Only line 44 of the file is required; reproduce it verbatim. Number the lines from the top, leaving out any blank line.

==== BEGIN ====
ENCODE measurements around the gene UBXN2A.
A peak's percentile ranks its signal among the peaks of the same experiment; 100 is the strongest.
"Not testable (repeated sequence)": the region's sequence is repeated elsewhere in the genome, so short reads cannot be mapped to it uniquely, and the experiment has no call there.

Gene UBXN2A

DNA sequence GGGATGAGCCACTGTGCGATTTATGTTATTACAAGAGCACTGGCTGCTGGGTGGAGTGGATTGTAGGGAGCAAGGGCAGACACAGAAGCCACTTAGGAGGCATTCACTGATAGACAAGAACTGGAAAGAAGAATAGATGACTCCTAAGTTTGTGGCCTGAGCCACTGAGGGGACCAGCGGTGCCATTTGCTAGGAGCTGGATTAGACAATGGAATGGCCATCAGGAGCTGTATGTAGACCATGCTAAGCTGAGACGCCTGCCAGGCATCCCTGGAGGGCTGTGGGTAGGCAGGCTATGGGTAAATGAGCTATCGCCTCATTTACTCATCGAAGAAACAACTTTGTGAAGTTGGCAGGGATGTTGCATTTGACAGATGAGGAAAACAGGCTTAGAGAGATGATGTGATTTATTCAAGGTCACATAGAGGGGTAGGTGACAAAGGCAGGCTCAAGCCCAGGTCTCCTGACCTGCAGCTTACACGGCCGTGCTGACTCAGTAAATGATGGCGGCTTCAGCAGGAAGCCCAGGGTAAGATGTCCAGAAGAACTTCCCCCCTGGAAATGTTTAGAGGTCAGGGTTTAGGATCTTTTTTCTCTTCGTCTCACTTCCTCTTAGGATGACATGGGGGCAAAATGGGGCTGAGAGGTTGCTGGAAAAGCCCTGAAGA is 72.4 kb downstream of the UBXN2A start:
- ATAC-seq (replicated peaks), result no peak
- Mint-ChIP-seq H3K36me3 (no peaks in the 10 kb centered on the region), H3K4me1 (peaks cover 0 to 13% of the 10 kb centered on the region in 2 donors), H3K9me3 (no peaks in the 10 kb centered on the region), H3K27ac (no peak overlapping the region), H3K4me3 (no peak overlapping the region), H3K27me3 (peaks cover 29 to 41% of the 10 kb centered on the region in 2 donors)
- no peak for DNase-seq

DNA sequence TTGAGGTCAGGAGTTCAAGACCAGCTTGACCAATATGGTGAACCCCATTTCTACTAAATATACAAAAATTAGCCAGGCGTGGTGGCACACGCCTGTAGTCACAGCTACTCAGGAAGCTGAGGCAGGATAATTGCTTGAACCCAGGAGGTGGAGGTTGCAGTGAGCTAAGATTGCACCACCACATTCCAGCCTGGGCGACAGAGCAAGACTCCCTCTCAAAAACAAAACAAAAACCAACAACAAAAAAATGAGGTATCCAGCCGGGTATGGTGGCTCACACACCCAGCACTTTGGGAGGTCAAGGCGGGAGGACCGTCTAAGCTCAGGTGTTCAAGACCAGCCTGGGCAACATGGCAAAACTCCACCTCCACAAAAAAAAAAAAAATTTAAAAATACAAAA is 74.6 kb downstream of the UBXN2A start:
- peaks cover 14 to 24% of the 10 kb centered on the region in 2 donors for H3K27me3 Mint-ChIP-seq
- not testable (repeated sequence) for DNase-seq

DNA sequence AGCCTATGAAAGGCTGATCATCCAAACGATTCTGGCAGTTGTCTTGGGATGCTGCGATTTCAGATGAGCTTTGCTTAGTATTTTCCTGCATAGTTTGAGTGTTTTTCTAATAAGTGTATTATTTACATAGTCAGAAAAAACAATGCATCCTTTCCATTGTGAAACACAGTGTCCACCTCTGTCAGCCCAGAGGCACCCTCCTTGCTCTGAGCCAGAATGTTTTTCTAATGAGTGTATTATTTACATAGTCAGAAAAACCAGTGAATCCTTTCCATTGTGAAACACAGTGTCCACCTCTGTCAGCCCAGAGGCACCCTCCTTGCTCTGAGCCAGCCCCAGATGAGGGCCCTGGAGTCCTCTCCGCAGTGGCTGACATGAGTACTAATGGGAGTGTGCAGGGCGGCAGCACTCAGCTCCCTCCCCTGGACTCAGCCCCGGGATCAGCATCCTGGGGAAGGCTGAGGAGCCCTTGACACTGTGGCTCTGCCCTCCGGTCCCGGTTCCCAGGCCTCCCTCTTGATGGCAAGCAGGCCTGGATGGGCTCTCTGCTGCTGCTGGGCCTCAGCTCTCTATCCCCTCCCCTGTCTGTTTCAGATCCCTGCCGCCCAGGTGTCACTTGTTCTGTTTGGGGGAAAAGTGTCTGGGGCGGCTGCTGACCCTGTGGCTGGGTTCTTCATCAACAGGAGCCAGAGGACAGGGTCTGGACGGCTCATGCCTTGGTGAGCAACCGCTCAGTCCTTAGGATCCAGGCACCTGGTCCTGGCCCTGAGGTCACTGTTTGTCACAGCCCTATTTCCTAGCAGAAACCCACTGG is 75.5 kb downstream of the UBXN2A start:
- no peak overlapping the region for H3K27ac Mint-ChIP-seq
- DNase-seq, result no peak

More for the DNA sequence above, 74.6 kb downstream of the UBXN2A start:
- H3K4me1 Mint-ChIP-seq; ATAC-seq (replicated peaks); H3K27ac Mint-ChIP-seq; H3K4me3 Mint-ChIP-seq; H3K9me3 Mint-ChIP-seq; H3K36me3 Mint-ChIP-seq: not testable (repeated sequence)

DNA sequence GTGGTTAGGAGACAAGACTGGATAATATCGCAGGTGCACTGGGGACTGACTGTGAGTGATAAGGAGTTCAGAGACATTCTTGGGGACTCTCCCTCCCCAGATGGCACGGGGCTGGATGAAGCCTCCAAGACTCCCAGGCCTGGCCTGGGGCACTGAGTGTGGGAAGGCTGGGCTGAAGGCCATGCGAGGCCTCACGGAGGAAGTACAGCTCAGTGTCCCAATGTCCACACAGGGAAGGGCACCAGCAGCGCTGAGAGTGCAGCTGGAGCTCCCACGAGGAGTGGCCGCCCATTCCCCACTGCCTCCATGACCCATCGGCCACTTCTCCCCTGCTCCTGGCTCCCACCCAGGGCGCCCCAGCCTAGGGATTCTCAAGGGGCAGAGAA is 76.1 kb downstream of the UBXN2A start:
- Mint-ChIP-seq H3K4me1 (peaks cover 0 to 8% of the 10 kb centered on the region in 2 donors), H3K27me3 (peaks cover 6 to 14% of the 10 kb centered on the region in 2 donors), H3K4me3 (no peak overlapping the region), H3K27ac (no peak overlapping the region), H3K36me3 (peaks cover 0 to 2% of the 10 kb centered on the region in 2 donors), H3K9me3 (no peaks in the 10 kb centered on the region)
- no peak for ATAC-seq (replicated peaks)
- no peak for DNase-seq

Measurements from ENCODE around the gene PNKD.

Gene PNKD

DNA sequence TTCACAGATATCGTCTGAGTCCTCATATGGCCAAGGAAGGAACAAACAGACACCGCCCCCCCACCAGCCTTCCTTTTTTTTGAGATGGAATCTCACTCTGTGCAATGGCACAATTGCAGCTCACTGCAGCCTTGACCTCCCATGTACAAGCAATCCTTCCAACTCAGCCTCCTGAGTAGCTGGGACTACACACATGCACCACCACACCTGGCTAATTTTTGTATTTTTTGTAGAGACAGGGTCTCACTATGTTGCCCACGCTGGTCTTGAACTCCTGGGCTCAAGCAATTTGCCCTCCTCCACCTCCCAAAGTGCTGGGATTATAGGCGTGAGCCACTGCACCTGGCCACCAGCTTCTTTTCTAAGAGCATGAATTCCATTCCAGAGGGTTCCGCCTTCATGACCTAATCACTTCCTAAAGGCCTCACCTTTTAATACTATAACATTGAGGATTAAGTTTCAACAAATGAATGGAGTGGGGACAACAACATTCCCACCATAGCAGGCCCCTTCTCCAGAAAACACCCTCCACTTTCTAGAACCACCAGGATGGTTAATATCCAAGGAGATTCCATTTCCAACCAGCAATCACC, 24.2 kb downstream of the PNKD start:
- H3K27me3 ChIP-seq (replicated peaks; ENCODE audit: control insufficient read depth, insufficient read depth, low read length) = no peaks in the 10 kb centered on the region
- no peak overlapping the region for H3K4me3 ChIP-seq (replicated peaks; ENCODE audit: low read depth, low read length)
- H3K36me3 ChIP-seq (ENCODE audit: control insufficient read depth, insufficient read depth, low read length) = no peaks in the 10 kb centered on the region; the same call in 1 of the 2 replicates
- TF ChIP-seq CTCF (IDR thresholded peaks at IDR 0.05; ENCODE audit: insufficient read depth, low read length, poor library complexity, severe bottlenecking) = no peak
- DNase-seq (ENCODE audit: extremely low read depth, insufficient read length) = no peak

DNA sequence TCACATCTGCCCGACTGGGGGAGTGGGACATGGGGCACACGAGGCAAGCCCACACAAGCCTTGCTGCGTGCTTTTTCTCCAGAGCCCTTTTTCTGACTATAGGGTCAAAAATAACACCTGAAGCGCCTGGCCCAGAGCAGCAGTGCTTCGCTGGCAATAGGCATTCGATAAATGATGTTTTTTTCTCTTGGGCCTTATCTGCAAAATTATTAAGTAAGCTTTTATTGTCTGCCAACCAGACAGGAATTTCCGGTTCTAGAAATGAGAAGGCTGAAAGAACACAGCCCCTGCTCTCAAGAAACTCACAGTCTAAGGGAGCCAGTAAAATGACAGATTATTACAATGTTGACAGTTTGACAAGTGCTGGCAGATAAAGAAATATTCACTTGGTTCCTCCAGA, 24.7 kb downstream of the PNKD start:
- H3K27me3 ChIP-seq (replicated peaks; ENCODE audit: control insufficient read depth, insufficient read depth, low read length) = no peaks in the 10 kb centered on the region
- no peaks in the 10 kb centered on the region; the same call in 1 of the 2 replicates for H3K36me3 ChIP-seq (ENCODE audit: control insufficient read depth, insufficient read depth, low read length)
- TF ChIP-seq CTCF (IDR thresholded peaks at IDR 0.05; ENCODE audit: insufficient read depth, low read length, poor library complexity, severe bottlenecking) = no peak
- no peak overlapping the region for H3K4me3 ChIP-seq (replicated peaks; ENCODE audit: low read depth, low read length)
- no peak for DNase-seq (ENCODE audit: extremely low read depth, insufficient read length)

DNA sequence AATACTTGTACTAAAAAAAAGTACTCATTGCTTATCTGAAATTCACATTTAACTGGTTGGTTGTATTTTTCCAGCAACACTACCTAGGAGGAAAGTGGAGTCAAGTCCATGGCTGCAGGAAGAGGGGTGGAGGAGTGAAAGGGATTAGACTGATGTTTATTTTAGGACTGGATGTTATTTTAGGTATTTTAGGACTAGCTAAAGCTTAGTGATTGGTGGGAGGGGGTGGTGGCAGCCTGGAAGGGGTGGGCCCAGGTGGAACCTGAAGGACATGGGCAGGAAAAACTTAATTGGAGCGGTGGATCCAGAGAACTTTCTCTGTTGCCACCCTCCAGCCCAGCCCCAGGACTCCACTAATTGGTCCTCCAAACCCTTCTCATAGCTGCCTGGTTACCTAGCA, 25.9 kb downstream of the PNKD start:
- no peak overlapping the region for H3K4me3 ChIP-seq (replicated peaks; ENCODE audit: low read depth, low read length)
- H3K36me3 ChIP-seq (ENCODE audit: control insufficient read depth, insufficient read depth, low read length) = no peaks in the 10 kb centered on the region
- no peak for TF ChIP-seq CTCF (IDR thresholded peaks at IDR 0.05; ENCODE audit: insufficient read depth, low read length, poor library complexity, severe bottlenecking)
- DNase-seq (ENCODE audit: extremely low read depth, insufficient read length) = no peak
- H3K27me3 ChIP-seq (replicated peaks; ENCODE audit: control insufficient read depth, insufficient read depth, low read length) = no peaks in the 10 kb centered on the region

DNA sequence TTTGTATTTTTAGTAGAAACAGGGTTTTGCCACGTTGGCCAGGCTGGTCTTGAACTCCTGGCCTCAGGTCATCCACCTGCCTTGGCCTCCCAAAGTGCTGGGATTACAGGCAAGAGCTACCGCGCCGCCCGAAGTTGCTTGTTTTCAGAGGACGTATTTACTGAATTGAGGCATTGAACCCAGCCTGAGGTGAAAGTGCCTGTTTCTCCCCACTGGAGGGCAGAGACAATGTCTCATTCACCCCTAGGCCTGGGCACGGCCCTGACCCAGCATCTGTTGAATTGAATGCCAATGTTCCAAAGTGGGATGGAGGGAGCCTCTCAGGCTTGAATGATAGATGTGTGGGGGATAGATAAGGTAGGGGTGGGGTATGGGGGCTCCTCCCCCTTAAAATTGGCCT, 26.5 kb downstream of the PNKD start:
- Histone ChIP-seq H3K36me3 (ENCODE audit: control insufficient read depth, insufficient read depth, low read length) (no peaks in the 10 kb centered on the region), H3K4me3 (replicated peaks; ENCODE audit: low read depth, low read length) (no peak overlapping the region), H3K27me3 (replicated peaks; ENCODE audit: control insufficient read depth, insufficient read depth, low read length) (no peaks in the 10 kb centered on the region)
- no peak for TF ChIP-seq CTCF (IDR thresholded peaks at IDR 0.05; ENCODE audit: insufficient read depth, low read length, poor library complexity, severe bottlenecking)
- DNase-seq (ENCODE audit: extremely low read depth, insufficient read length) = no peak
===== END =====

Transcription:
- DNase-seq (ENCODE audit: extremely low read depth, insufficient read length) = no peak